While I am still working on getting to know every single four-legged freak, the number of strong, unique bonds with the dogs of Camp Bow Wow Boulder has only increased with every month that I continue to work there. Sometimes, you do not even realize how excited some dogs get to see you. Sometimes, you may even wonder why a dog even gets that excited to see you, because you did not think, or even recall, becoming friends with particular dogs.
These last few shifts I have also found myself spending an excessive amount of time with the smaller dogs that attend our doggy day care. While the majority of my time spent at work I am interacting and taking care of the needs of the bigger dogs, I have found myself spending more time with them than usual, both because I did not have a choice and because I wanted to. Many of the big dogs that attend daycare are there for reasons, such as to be socialized, to get exercise, or to have an outlet to get their energy out. The small dogs that attend daycare are generally there to be coddled, loved, and spoiled, as many of the smaller dogs are definitively companion dogs that are meant to be cuddled with. It is important to spend time with these dogs, as I find that loving them, showing them affection, and suffocating them with love is extremely therapeutic. Instead of spending time worrying about whether or not a dog is going to end up hurting another dog, or if two dogs are playing too aggressively, you are able to focus completely on giving love and affection with the small dogs. While the small dog yard can be extremely overwhelming, with 30+ dogs trying to climb into your lap to receive love, attention, and pets, these dogs are some of the easiest dogs to make connections with. I am so estatic about my new relationships and friendships with some of these smaller dogs, and genuinely enjoy spending time in the small dog yard, as the small dogs love to give and receive love, creating a loving and caring energy that continues to encompass the small dogs. Their needs are quite simple and you could end up with multiple companions just after 10 minutes of hanging around the small dog yard. While many people do not enjoy the company of small dogs, their existence and their company is so important and vital to this world. You can never ignore small dogs, because they exist and they will bark at you until you willingly, or unwillingly, acknowledge their presence. Their huge personalities and their loud barks make up for their small bodies!
Despite the chaos that is occuring outside of the dog yards, the dogs continue to remind me that they may just very well be the only good things left in this world. The other day I found myself gazing into the eyes of a dog, reaffirming how special they were and that they were the only “good” left in this universe.
While I cannot say the same for human beings, I know for a fact that I never have to doubt a dog, as I have found myself struggling to be patient with some individuals in my life. In addition, while human beings lack consistency with their behavior, emotions, personality, and life, dogs are the definition of consistent and continue to restore faith in me that though human beings are far from consistent that they are not ALL BAD. I crave the consistency that dogs display in my life, in fact, consistency is something that every human beings deserves to experience at least once in their lives. Beyond this, the dogs have inspired me to display more consistency within my life and have learned to begin teaching me how important and beneficial consistency is! I have always been an inconsistent person, and while I am still far from perfect, I have learned that dogs, as well as people and myself, enjoy consistency, as consistency makes it easier for people, dogs, and yourself to trust yourself, for people, dogs, and yourself, to rely on yourself, and for people, dogs, and yourself to enjoy your presence and love your presence. Similarly, consistency is a quality that can bring one lots of happiness, love, and success.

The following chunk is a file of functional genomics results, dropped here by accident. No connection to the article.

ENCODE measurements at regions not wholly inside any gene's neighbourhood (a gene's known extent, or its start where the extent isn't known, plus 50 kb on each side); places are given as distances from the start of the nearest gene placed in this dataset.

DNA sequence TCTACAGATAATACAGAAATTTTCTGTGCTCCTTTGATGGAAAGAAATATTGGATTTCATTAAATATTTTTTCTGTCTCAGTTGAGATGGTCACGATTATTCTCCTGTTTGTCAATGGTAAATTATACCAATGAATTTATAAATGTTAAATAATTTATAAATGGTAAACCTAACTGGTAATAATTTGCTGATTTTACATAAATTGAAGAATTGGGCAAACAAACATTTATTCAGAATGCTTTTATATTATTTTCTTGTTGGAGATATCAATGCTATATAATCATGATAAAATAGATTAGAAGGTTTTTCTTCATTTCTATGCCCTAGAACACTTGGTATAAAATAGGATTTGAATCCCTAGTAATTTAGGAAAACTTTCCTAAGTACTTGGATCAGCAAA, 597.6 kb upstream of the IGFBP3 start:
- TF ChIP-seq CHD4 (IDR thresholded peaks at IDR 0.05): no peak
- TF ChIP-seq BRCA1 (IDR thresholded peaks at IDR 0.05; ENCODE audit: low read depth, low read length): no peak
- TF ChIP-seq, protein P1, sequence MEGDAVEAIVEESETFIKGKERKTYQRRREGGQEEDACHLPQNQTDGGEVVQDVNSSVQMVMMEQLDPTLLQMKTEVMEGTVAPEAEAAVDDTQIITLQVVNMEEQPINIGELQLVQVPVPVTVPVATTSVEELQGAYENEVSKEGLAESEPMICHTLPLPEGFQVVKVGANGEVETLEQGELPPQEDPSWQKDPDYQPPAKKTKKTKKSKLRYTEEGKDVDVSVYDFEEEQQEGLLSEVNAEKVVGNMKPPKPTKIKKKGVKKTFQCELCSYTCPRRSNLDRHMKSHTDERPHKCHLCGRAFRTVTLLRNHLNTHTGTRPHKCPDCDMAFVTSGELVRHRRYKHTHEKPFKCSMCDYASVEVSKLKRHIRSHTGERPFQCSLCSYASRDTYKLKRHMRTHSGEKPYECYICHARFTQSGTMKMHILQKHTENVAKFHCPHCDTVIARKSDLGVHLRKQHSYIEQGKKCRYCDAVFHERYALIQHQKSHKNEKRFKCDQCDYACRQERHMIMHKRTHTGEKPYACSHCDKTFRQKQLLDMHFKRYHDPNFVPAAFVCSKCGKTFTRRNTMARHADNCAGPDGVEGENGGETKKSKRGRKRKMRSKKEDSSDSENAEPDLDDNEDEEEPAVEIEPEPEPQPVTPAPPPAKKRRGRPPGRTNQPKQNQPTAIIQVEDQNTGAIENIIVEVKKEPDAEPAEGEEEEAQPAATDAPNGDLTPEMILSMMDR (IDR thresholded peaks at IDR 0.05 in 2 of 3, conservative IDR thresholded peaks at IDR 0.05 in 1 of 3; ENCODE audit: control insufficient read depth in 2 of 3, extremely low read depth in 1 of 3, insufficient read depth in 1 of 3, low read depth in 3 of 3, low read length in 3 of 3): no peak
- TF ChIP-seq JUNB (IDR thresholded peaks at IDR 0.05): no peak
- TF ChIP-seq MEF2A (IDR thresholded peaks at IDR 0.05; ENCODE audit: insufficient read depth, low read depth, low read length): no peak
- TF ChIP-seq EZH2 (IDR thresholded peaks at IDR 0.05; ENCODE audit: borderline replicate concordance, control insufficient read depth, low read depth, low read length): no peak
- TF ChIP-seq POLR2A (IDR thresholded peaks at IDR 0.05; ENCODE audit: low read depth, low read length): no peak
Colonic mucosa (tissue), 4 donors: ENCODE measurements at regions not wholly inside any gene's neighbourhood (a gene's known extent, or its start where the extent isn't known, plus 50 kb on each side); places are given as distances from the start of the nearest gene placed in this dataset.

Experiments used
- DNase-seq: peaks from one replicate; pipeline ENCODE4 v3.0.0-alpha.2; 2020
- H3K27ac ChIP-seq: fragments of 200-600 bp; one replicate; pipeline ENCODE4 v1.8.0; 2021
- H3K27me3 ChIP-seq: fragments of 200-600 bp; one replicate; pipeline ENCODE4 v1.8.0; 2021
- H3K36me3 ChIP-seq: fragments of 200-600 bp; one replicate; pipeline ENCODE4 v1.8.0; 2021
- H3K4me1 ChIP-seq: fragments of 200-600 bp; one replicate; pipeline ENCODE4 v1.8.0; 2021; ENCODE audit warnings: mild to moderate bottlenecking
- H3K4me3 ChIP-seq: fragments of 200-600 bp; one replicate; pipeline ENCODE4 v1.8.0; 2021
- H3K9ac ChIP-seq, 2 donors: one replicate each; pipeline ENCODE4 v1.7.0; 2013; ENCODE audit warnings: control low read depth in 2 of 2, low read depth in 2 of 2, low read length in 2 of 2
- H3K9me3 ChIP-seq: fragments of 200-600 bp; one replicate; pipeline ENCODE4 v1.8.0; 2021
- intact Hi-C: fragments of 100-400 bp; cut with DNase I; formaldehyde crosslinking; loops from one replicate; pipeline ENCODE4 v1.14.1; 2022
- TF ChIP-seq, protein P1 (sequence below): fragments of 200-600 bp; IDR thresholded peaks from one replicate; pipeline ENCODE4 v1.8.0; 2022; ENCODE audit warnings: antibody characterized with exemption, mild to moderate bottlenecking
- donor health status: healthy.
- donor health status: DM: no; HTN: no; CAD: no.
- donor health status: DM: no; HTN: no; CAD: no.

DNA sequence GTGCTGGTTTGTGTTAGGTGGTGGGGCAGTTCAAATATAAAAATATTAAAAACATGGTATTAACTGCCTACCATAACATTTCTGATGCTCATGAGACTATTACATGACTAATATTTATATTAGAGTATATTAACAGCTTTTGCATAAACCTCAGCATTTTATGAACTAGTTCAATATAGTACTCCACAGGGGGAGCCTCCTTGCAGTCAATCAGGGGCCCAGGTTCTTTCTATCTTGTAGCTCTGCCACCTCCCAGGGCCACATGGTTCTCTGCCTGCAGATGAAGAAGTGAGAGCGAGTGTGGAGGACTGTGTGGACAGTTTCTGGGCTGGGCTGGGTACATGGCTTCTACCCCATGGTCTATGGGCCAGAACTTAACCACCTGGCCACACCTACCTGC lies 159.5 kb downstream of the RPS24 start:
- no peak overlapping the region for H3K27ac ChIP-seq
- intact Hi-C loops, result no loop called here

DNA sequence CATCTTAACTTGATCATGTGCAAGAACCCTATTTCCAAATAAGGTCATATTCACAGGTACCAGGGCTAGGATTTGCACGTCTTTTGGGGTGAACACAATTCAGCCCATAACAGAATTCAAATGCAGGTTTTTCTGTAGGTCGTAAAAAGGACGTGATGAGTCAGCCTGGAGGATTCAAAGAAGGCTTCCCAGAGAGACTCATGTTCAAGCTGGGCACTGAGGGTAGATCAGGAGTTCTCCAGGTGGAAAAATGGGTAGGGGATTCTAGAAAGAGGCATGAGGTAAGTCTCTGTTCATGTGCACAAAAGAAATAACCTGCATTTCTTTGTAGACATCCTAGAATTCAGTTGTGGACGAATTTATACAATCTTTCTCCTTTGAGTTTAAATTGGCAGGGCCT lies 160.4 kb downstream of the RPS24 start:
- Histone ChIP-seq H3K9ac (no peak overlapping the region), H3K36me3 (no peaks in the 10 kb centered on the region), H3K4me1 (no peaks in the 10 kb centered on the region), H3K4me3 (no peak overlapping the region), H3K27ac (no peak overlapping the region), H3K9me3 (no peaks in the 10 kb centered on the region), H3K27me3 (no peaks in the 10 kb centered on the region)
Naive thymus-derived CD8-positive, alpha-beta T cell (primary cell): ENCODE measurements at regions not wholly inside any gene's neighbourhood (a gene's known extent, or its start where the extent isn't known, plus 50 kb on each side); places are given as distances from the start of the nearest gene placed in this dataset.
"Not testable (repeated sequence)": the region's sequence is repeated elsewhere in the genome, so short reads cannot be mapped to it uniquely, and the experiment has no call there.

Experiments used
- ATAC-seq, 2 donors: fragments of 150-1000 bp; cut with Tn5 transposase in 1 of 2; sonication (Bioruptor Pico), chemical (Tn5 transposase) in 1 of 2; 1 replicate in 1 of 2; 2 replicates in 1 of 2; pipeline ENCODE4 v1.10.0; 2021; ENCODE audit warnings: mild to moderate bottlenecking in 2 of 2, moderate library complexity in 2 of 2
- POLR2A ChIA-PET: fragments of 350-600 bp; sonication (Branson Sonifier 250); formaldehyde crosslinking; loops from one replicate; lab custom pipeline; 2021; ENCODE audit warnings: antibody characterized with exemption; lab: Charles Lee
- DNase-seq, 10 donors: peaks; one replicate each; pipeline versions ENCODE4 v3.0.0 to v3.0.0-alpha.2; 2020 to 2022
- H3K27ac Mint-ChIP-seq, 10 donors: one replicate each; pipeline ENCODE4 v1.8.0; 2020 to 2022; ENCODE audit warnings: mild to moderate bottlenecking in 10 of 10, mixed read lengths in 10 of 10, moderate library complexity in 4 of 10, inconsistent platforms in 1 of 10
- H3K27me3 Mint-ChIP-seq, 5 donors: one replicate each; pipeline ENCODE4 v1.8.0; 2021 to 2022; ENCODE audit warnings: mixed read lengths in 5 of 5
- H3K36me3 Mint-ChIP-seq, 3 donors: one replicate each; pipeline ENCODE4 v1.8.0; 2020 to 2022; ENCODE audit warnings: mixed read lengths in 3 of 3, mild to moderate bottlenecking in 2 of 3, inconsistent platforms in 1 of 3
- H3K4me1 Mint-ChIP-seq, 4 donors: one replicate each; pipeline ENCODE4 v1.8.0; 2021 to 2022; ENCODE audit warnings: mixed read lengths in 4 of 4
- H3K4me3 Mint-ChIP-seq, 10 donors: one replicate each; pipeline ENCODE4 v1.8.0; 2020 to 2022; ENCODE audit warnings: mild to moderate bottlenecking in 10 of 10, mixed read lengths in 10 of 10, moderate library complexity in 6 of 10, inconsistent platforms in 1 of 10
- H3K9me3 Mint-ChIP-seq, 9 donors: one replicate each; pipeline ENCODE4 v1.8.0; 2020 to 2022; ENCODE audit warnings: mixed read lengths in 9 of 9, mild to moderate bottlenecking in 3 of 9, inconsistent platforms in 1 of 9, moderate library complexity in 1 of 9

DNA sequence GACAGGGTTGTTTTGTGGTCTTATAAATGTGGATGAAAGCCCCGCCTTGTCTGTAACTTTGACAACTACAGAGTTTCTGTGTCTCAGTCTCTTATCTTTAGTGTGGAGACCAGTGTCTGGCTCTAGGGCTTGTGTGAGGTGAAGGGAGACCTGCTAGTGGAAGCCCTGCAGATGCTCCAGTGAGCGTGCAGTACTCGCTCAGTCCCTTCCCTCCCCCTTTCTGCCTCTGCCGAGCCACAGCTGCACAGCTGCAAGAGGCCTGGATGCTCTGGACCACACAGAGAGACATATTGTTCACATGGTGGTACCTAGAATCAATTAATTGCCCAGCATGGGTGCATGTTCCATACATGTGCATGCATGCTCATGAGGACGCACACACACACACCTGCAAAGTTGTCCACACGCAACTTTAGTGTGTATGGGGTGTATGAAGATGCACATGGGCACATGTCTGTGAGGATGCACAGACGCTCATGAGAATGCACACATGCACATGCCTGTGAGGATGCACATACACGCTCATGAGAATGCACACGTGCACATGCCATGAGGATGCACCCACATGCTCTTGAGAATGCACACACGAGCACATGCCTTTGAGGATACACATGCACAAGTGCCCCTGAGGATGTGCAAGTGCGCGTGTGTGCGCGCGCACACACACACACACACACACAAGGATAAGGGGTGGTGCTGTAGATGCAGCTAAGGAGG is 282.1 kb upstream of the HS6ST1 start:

These dogs consistency remind me to smile often and that you should always be proud to show off your tongue! Suns out, tongues out!
We all have flaws, or bad weeks, or bad days, or bad moods, or bad SOMETHINGS, and this is okay and simply only naturally. Humans were created to be flawed and to make mistakes. These mistakes, or flaws, that we exhibit while only natural, are the things that create chaos, unhappiness, and inconsistency within our behavior, and we should try to help ourselves out as much as possible. I strive to grow, expand, and learn every day in life, even when things are embarrassing, difficult, tough, stressful, smooth, good, or bad. There are always things that I can improve on, in order to be the best possible version of myself and live my best life. Working on things, recognizing things, becoming aware of things, learning to navigate through your flaws, and legitimately working on these flaws, behaviors, etc. that are ugly, is much easier said than done. Learn to be patient with your personal growth and realize that NO ONE, including your idol or the prettiest girl that you know, is perfect, or even close to being perfect.
Understand that even though you may actively be engaging in self-growth and improving yourself that not every day is going to bring the results that you may be hoping for, and that even in these moments, you can very well find yourself engaging in these flawed behaviors, or you may find yourself frustrated that these changes that you have made may not have produced results that are particularly noticeable, or even produced results that you are proud of.
Be kind, expect little, but reward often!